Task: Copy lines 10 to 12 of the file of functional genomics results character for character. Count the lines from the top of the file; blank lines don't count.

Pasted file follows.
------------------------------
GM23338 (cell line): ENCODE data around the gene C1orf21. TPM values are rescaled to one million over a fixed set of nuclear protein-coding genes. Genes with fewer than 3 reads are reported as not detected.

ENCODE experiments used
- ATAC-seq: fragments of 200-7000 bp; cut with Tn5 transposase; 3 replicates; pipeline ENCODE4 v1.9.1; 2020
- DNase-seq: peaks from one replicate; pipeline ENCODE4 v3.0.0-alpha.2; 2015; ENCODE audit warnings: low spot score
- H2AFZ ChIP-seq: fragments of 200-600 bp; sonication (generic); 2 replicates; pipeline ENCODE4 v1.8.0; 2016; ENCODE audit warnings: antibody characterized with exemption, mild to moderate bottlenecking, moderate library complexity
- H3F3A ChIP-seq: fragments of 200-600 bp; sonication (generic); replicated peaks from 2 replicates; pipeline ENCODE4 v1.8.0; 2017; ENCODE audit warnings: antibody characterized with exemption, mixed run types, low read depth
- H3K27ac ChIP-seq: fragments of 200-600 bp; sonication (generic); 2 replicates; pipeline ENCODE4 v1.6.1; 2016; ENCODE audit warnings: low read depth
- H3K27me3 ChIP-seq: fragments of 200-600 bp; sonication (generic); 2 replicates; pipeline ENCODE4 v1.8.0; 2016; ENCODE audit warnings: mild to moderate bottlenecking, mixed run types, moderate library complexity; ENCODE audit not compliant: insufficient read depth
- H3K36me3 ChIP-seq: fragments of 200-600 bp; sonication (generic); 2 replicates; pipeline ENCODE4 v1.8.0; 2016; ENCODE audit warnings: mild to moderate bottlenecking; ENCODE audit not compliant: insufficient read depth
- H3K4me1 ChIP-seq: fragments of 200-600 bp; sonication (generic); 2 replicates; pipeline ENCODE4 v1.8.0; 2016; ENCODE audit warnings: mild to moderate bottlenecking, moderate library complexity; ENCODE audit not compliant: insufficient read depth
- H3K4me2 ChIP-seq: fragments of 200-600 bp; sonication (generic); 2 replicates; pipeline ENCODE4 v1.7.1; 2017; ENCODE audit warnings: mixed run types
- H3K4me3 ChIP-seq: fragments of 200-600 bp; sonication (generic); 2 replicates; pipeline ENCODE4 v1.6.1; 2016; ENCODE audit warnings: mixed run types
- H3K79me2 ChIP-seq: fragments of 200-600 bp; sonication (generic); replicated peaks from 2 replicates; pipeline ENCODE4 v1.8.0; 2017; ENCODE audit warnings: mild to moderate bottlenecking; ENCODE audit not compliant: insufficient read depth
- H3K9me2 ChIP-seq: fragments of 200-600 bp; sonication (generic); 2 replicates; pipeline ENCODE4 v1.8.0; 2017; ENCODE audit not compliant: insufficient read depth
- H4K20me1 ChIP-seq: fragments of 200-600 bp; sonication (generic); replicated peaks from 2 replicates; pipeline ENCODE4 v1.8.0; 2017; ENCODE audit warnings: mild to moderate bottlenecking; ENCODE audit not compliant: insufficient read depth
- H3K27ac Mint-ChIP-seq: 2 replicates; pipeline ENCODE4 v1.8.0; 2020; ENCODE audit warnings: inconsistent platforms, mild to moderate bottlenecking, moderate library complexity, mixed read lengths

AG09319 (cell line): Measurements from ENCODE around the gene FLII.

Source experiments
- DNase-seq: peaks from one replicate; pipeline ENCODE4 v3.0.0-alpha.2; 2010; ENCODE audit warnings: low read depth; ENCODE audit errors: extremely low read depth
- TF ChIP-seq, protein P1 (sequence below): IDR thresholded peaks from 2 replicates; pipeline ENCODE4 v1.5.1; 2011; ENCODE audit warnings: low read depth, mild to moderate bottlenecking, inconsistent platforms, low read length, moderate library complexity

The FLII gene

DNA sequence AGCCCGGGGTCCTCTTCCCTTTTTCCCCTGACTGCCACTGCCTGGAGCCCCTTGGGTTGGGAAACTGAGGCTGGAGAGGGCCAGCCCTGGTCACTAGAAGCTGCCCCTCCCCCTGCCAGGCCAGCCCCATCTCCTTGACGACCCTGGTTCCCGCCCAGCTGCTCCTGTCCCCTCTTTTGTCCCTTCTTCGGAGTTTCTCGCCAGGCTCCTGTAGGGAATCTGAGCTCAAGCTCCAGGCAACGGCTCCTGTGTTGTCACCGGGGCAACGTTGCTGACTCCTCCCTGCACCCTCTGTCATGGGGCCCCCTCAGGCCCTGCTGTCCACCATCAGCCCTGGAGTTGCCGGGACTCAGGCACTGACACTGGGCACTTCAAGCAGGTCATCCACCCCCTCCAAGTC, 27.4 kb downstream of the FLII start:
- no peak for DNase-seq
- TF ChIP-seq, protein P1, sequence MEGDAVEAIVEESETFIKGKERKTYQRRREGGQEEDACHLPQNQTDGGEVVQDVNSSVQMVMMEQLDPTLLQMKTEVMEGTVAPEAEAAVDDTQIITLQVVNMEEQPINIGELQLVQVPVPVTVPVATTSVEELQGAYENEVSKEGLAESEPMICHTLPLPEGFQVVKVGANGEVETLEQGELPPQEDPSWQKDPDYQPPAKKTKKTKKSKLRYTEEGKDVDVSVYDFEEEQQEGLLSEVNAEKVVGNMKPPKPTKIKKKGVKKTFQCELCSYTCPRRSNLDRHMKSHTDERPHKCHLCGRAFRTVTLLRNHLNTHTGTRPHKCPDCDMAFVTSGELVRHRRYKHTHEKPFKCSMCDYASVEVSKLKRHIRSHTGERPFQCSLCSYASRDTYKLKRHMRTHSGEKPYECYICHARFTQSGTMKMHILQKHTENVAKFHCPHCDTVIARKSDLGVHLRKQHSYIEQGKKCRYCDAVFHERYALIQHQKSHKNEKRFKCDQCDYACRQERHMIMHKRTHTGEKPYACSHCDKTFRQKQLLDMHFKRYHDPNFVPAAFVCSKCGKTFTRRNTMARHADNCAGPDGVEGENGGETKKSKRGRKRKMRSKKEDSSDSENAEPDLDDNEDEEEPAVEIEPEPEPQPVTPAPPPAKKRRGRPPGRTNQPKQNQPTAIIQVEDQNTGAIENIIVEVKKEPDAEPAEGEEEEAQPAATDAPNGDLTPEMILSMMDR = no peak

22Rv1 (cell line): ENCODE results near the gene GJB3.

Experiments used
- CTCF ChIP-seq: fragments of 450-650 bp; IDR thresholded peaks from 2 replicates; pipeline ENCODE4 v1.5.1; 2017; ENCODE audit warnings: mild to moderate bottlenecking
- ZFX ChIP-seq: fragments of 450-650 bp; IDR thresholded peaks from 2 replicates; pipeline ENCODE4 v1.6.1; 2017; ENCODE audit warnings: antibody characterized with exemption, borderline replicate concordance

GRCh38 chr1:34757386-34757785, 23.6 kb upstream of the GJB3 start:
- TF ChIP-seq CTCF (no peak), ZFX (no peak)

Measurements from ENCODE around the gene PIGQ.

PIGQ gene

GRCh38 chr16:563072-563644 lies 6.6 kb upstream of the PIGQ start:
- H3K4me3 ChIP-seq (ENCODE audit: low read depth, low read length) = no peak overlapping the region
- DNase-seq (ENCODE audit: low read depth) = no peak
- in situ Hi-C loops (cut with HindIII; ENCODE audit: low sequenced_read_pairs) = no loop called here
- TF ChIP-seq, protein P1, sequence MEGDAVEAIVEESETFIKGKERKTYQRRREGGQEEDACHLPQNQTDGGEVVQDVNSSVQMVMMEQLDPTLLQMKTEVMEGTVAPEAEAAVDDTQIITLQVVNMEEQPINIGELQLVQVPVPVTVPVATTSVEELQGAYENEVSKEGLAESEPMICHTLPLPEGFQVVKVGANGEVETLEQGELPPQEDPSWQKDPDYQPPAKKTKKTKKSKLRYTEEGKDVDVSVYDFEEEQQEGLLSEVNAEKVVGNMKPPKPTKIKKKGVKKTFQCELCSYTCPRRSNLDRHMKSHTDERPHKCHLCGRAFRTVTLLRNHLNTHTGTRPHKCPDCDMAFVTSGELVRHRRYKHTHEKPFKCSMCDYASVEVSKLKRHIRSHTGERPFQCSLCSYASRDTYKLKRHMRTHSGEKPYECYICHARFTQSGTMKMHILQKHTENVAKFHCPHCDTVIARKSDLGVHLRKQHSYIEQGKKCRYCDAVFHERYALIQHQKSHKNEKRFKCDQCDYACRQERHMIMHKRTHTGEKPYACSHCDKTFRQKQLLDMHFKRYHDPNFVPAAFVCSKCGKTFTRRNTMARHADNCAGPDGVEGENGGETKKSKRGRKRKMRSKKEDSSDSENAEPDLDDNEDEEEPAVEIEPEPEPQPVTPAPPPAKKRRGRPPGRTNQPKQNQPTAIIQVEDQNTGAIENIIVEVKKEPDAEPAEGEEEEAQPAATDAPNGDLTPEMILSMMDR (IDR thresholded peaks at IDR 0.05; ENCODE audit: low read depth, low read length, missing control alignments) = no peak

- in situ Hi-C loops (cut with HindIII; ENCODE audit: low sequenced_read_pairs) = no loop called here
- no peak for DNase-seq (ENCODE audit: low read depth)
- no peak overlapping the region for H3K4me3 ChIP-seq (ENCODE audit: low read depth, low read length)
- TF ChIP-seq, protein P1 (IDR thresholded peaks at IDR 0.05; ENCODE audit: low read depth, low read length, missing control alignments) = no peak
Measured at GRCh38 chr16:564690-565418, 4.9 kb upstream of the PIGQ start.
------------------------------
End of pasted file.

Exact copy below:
- H3K4me1 ChIP-seq: fragments of 200-600 bp; sonication (generic); 2 replicates; pipeline ENCODE4 v1.8.0; 2016; ENCODE audit warnings: mild to moderate bottlenecking, moderate library complexity; ENCODE audit not compliant: insufficient read depth
- H3K4me2 ChIP-seq: fragments of 200-600 bp; sonication (generic); 2 replicates; pipeline ENCODE4 v1.7.1; 2017; ENCODE audit warnings: mixed run types
- H3K4me3 ChIP-seq: fragments of 200-600 bp; sonication (generic); 2 replicates; pipeline ENCODE4 v1.6.1; 2016; ENCODE audit warnings: mixed run types